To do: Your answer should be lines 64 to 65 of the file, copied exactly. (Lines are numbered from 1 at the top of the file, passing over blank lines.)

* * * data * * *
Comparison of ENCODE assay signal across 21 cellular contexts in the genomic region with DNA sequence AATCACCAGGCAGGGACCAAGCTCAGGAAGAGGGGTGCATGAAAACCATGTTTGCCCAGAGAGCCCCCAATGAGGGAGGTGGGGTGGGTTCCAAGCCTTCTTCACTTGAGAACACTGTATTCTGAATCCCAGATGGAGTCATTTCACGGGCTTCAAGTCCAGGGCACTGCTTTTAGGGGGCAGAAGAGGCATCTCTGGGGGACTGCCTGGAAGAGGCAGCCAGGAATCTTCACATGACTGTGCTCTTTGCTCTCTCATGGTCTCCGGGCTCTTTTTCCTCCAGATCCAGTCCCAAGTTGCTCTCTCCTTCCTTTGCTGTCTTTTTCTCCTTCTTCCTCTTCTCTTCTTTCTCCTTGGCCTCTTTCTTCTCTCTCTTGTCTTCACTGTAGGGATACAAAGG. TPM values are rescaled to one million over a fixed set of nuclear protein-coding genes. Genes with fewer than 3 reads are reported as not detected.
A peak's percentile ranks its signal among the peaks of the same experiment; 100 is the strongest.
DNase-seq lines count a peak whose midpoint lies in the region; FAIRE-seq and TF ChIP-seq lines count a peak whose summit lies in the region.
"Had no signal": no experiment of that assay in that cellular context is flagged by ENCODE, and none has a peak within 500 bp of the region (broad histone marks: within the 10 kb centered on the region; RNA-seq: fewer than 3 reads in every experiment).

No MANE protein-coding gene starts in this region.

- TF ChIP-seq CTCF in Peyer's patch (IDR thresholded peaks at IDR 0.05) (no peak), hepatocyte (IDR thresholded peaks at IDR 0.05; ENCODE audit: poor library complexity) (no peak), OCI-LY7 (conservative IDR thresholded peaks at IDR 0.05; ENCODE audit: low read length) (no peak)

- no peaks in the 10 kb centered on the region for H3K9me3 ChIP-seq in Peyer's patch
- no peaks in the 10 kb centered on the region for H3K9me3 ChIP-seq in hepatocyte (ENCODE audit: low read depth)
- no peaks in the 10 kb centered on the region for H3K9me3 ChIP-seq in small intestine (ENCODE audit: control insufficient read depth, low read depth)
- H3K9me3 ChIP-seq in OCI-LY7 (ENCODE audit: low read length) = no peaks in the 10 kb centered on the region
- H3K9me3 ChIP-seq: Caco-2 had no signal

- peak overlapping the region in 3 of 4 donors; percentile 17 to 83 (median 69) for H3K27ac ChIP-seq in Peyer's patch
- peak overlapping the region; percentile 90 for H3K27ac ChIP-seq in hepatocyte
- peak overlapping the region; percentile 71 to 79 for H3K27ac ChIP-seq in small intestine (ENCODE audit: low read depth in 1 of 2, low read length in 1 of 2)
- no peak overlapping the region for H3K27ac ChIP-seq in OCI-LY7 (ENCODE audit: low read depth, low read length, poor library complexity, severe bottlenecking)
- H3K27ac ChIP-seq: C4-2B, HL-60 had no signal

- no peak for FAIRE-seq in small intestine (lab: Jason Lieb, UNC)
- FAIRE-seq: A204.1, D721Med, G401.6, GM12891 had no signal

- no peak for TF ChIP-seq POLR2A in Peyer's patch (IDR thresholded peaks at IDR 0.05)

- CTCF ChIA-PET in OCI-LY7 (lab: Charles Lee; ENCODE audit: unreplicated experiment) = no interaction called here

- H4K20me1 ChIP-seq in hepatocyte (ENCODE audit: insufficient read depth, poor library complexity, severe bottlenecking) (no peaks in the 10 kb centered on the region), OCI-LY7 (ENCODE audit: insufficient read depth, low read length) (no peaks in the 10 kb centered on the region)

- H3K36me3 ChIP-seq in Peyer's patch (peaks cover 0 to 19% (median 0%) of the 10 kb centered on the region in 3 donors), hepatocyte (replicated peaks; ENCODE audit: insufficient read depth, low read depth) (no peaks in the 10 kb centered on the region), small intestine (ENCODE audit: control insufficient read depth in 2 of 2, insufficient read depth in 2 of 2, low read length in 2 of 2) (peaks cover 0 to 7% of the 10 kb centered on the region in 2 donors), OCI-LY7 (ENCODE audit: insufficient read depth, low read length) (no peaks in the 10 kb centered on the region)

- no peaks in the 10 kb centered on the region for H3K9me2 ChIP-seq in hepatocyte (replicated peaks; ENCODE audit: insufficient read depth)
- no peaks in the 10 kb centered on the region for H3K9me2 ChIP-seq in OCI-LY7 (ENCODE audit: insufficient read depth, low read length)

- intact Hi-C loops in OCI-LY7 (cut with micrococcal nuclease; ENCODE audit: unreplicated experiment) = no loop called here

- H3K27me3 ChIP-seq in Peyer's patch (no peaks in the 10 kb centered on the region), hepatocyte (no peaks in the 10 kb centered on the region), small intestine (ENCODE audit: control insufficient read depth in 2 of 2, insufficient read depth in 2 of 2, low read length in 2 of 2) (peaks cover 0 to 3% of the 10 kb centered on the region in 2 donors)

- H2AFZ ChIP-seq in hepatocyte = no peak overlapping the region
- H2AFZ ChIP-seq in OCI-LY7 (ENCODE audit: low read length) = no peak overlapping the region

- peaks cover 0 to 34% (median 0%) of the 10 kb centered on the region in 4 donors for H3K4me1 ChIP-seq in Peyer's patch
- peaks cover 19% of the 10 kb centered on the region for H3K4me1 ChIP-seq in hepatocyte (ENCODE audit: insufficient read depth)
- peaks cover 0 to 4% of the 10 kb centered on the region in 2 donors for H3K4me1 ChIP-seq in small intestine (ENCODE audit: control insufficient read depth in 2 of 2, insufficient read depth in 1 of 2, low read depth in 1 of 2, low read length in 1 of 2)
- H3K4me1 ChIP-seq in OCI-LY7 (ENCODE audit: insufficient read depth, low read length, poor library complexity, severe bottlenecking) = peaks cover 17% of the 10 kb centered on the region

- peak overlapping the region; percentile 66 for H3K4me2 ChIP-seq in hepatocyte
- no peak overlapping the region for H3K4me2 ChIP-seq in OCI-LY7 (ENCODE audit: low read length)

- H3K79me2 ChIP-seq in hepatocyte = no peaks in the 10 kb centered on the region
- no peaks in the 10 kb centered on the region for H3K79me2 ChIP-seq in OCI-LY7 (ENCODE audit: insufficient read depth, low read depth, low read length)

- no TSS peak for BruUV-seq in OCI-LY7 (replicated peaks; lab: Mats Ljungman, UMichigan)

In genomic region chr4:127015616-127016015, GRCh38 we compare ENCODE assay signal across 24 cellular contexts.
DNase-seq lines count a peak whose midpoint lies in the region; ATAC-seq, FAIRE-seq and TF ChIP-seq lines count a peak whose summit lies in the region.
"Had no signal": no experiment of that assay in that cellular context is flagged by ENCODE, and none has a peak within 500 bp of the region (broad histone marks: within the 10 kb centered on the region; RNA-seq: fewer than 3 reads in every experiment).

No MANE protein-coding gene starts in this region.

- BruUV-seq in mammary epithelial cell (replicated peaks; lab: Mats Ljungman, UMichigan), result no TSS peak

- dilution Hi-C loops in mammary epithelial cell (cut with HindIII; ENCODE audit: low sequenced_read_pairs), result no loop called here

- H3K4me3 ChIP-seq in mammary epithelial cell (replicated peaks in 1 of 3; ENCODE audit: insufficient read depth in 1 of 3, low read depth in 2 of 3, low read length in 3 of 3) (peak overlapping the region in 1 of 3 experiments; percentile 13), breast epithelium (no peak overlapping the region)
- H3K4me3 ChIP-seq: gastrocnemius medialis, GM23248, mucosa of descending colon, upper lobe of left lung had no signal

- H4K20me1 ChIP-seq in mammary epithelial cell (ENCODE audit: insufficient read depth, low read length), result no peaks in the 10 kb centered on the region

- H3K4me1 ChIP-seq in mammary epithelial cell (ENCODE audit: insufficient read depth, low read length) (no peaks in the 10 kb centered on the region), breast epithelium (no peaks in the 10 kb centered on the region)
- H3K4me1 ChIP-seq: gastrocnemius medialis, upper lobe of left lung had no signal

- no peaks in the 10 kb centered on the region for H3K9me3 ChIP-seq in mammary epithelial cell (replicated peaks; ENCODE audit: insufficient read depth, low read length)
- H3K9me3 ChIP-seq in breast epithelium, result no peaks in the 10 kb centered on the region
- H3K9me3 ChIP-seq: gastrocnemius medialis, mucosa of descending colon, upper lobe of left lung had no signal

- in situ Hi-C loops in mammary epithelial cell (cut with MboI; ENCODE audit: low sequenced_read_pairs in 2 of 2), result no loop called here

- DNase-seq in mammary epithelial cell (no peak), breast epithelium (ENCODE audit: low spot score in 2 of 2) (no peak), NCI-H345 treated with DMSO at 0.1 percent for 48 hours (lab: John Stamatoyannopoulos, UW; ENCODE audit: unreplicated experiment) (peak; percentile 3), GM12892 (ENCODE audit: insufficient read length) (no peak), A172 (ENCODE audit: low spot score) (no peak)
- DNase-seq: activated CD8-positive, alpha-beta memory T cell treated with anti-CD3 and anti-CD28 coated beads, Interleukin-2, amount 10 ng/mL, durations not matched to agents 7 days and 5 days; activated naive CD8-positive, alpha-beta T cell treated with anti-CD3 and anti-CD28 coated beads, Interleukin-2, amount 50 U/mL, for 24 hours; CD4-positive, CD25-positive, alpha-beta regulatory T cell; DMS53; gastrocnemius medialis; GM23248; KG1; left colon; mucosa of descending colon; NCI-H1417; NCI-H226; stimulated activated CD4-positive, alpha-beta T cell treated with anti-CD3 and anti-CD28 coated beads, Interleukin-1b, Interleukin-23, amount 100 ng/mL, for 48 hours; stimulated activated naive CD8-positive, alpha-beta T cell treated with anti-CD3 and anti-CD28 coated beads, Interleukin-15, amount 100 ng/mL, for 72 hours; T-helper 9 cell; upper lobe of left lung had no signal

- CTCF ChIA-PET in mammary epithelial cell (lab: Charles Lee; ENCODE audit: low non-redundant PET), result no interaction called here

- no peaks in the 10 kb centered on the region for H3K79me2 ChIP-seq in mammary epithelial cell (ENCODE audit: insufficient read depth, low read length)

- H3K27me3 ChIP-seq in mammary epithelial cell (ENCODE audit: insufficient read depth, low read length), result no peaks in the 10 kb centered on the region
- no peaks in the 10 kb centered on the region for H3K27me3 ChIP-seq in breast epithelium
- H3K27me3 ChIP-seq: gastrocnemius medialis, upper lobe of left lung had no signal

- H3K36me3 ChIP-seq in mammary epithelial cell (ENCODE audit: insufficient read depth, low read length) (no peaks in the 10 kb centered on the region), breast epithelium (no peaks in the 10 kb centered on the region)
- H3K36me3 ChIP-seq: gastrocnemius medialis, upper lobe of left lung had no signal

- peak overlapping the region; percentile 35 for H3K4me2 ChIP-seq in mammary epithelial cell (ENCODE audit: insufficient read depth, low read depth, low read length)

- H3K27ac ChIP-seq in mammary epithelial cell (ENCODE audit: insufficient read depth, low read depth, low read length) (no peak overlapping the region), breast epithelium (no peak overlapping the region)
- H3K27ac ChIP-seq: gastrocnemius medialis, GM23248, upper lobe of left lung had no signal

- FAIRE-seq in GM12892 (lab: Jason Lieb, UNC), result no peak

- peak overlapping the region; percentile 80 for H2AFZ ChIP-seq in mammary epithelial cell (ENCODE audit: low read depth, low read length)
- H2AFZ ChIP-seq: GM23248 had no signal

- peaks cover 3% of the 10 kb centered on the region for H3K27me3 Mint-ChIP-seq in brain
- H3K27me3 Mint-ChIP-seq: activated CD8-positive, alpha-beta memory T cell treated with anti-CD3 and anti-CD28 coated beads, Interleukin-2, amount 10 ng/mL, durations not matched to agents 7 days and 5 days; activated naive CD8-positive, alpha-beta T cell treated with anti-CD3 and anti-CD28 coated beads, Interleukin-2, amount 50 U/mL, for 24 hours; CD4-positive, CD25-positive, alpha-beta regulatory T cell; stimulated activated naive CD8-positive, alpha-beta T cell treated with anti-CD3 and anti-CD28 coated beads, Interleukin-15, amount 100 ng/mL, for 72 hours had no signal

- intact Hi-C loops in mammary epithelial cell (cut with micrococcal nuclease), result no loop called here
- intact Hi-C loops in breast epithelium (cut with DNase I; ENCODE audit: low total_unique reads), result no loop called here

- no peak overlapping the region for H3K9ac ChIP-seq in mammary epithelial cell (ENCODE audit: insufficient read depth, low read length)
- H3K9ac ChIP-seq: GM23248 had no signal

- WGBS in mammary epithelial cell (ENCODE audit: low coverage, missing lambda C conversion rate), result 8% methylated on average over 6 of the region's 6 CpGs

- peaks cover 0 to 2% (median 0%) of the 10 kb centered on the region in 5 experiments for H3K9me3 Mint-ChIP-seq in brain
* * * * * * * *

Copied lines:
- H3K27ac ChIP-seq: gastrocnemius medialis, GM23248, upper lobe of left lung had no signal

- FAIRE-seq in GM12892 (lab: Jason Lieb, UNC), result no peak